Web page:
MLB

Blue Jays bounce back to even series with blowout win over Red Sox

Marcus Semien hit a two-run homer to extend his club-record road hitting streak to 25 games, and the Blue Jays rebounded from a tough loss to beat the Boston Red Sox 7-2 on Saturday.

Semien pushes team-record hitting streak to 25 games with 2-run homer in 5th inning

Second baseman Marcus Semien, right, hit one of three Blue Jays' home runs in the fifth inning of Toronto's 7-2 win over the Boston Red Sox on Saturday. (Omar Rawlings/Getty Images)

Marcus Semien hit a two-run homer โ€” one of Toronto's three longballs in the fifth inning โ€” to extend his club-record road hitting streak to 25 games, and the Blue Jays rebounded from a tough loss to beat the Boston Red Sox 7-2 on Saturday.

Vladimir Guerrero Jr., Bo Bichette, Cavan Biggio and Reese McGuire also went deep for the Blue Jays, who had dropped four of their last five. They blew a late 5-1 lead and lost 6-5 in Friday's series opener.

"[Friday]ย night was a tough loss," Biggio said. "Definitely a game that we feel like we should have definitely won, a bounce-back win was huge."

Rafael Devers had an RBI triple for the Red Sox, who had won seven of nine.

Guerrero got Toronto's offence going early with his major league-leading 20th homer, a two-run shot estimated at 439 feet against Nick Pivetta that left Fenway Park over the Green Monster in the first inning.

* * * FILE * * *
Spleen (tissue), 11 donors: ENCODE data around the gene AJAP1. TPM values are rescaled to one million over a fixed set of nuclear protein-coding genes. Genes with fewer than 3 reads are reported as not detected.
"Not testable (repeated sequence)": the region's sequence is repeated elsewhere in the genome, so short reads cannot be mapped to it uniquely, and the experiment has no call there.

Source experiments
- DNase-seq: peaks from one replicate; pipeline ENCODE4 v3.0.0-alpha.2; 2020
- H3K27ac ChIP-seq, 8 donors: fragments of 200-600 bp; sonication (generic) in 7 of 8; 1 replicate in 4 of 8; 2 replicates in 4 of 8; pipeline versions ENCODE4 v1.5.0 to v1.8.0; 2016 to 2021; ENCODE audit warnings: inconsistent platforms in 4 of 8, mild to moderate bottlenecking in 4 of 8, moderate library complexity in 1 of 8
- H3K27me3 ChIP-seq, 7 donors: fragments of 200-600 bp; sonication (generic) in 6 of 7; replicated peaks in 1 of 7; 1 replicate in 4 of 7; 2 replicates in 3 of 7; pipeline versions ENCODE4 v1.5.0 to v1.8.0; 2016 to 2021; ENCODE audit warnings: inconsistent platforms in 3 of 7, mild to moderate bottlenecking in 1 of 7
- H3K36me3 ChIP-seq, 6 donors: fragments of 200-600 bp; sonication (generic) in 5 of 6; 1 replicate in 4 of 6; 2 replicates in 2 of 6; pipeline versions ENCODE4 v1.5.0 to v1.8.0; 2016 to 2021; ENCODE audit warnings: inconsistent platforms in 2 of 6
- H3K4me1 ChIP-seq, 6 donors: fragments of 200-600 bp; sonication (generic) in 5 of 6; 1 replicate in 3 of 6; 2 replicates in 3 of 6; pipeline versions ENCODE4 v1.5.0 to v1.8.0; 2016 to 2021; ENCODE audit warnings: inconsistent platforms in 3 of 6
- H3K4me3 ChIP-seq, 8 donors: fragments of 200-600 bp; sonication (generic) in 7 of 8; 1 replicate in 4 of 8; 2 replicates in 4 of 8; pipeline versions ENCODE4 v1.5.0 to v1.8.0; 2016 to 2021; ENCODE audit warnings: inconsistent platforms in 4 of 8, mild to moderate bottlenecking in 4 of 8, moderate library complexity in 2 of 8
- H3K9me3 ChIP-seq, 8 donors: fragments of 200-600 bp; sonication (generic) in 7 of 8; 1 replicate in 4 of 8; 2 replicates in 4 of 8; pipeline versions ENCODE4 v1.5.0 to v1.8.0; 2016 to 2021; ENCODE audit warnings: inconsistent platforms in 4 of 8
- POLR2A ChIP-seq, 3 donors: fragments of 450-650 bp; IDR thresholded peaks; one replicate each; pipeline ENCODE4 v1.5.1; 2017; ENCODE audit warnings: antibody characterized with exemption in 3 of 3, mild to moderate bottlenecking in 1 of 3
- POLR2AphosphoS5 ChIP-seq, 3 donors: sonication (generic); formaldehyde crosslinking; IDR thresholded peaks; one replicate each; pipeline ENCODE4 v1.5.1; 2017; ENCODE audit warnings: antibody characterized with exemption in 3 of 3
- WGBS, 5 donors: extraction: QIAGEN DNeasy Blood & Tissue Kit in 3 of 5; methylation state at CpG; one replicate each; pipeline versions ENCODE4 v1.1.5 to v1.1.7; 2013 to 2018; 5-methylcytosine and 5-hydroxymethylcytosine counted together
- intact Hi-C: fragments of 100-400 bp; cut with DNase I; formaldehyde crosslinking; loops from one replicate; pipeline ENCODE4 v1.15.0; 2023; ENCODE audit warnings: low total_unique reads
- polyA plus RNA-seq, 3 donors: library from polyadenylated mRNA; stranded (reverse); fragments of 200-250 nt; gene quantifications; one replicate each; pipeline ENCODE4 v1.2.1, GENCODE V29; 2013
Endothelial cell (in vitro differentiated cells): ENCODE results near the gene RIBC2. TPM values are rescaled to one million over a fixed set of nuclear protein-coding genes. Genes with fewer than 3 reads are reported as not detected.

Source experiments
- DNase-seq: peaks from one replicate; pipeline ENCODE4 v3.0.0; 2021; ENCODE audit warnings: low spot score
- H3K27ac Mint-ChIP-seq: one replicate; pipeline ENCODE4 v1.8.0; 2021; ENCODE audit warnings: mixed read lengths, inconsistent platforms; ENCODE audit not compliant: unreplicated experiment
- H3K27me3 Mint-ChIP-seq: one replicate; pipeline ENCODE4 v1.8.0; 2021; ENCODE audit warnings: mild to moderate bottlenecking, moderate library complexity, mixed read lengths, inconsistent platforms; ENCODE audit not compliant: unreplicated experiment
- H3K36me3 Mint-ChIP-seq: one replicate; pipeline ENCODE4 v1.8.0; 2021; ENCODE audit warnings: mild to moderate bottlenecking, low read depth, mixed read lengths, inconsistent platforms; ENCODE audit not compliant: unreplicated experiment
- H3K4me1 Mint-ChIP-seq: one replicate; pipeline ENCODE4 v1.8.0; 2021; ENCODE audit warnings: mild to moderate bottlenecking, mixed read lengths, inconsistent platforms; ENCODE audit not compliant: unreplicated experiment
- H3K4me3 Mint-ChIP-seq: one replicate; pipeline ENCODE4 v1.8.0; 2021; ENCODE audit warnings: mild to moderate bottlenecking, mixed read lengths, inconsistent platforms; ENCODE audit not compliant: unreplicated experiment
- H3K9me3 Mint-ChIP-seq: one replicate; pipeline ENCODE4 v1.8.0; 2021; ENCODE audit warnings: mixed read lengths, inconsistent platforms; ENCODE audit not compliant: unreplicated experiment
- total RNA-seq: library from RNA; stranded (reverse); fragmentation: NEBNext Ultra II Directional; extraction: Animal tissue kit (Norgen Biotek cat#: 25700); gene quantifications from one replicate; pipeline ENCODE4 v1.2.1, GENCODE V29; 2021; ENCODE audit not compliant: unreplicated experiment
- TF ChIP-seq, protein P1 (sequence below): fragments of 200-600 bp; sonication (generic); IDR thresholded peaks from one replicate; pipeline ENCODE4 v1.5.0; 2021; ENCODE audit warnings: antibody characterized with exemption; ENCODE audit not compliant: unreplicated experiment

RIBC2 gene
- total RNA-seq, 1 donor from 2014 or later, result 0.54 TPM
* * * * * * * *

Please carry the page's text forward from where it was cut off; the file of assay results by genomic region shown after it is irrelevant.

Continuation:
"I'm just glad I get to watch it and witness it," winning pitcher Steven Matz said of Guerrero. "From spring training on, he's just what doing what he's doing. It's been an absolute blast to be on this side with him."

Bichette sent one even further, belting an estimated 468-foot drive out of Fenway over the Monster, going back to back after Semien's shot.

Biggio opened the fifth with a drive into the first row of Monster seats.

"That's what they do," Boston manager Alex Cora said. "They hit the ball out of the ballpark. They're an aggressive ballclub."

Matz (7-3) held the Red Sox to four hits and a run over 5 2/3 innings, striking out eight with two walks.

"I think my fastball-curveball combo and kind of keeping them off balance with the changeup was how I attacked them today," he said. "It was good to have that curveball going. It felt good."

Pivetta (6-2) gave up a season-high six runs and allowed four โ€” a career worst โ€” of the Blue Jays' homers.

"It just comes down to every home run I gave up, I mislocated the pitch or hung the pitch," Pivetta said. "It's going to happen. Sometimes you get lucky and the hitter misses it. Today, they hit every single one."

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